The Use of Hiphop Rhetoric to Combat the Criminalization of Black, Brown, and Red Youth
Ended April 24
mcoleman

This program is made possible by a grant from New Hampshire Humanities. Learn more at http://www.nhhumanities.org.

Hiphop culture grew out of the South Bronx in the 1970s and 1980s when young people of color combined their genius with available materials to produce the four original elements of hiphop: deejaying, graffiti art, breakdancing, and rapping. By looking at hiphop culture's non-Western roots, UNH Professor Marcos Del Hierro will provide insight into how hiphoppers recycle knowledge and technology to produce art, criticism, and pleasure, allowing them to respond to social discourses that represent young people of color as inferior and deviant. Mixtapes, rap songs, ciphers, subway art, and hiphop fashion not only set trends, but also speak about issues like urban blight, political marginalization, racism, and colonization. This interactive presentation will invite the audience to participate as a way to experience how knowledge is made in hiphop communities. Young and old audiences are invited to engage with one of the most influential and funky cultural forces of the last forty years.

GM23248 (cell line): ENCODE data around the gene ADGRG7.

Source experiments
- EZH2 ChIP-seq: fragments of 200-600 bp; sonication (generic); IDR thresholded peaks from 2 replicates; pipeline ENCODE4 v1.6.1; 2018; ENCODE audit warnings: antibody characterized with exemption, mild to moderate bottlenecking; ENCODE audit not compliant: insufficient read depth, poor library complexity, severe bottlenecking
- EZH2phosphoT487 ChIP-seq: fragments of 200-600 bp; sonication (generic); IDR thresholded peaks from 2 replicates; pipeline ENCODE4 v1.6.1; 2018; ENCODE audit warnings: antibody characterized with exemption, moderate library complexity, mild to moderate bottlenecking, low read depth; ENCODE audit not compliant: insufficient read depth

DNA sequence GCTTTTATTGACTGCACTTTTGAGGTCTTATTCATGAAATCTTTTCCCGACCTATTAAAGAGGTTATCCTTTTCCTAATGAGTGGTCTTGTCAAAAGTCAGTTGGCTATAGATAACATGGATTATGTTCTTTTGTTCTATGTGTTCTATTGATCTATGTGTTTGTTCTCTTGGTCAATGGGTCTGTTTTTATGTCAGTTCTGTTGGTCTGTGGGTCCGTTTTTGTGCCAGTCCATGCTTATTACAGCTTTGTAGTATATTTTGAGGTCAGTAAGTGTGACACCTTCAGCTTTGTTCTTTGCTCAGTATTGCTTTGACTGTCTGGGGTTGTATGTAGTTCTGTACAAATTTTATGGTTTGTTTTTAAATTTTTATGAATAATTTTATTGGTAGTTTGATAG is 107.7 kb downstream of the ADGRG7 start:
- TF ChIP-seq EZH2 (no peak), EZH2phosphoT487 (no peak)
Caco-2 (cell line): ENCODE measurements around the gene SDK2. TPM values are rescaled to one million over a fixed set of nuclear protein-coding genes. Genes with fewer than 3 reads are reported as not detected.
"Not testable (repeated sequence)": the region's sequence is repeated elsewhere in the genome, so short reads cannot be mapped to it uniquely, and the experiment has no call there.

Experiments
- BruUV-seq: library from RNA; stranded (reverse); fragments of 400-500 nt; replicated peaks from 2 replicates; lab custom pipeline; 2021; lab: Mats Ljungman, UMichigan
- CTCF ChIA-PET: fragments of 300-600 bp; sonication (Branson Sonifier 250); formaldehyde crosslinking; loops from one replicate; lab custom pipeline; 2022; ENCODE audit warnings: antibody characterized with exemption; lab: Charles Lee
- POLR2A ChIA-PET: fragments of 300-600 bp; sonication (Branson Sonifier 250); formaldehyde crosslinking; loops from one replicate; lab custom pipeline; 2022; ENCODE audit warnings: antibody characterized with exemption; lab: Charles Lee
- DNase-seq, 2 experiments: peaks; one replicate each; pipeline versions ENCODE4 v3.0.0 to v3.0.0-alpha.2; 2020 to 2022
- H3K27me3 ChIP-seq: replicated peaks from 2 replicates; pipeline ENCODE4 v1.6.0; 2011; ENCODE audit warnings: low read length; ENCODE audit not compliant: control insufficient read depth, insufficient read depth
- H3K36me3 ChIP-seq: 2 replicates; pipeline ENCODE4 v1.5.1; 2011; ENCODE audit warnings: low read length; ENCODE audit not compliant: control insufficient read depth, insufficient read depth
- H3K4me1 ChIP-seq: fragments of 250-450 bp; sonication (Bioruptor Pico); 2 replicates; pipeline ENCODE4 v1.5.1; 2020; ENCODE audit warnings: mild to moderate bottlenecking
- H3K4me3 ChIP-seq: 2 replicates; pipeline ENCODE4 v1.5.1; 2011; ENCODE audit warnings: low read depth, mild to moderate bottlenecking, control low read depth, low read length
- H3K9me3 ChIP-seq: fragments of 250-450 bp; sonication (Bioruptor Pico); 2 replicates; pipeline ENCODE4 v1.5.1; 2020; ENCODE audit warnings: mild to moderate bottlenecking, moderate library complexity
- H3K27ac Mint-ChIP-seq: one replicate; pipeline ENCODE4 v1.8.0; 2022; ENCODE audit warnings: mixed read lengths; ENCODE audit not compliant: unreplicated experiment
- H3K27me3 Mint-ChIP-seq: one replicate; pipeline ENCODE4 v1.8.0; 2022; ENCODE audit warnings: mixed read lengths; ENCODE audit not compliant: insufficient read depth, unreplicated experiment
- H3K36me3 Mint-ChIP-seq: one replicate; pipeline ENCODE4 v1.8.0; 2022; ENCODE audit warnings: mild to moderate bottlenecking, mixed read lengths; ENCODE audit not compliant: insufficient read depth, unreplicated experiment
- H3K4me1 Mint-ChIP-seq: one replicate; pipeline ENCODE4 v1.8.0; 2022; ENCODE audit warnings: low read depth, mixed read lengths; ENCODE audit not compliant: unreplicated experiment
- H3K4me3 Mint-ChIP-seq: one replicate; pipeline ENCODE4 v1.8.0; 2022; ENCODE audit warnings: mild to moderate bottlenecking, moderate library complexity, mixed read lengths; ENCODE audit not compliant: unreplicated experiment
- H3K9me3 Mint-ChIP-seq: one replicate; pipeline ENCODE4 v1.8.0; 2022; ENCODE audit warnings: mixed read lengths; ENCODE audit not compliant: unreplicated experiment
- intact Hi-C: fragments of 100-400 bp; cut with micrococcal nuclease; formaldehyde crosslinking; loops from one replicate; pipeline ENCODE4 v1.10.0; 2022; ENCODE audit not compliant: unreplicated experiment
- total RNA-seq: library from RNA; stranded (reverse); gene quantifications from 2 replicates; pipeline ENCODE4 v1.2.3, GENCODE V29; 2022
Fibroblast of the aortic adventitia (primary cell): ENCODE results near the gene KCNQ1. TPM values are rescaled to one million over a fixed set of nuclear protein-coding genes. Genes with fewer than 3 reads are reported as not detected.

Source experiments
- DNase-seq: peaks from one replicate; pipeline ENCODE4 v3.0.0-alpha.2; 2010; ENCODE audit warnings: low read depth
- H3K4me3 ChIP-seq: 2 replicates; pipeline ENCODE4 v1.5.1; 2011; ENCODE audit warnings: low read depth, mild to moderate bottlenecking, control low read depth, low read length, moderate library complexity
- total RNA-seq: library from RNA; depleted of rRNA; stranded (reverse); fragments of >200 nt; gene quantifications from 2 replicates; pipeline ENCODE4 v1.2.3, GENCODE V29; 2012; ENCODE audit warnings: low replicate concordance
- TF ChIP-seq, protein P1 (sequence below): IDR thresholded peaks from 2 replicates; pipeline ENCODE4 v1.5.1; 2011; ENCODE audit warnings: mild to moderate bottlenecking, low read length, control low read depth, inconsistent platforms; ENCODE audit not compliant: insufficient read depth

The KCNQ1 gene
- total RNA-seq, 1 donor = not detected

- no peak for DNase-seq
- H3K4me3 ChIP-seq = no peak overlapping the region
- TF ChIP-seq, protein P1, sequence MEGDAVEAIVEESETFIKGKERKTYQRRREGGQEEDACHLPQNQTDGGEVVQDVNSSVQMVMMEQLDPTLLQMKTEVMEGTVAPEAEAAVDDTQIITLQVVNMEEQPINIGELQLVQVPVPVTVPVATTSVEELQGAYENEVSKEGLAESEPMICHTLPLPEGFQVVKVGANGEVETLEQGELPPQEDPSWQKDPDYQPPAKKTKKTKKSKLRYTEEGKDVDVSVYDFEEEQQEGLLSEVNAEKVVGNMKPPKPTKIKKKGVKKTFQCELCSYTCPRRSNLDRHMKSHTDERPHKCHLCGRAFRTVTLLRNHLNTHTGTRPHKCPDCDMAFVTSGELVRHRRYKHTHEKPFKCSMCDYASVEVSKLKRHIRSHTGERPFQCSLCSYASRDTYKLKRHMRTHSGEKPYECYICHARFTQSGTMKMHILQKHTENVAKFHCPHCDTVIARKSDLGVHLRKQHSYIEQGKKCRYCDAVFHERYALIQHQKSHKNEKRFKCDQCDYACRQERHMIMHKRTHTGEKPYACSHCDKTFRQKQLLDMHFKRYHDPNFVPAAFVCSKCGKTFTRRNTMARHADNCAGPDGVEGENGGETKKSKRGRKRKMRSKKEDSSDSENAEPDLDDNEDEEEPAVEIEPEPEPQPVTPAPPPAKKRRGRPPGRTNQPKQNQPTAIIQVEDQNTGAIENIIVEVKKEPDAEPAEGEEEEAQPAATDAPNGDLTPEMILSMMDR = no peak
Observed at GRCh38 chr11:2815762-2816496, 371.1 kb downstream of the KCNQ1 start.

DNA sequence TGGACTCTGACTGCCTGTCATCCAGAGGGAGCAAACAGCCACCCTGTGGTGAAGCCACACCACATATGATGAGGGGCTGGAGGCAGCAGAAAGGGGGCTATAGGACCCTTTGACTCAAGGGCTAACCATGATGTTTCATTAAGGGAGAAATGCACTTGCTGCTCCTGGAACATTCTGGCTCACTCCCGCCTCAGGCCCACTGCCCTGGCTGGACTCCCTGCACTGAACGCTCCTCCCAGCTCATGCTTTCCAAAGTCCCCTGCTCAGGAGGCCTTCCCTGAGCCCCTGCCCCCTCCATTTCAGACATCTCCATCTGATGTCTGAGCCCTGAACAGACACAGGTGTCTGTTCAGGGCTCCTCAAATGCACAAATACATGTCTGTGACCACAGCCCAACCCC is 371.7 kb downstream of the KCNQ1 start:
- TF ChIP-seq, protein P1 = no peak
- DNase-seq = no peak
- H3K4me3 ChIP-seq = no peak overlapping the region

Advertisement: Content continues below...
Post into the Calendar!
Get started today.

Comments

Download the DailyUV app today!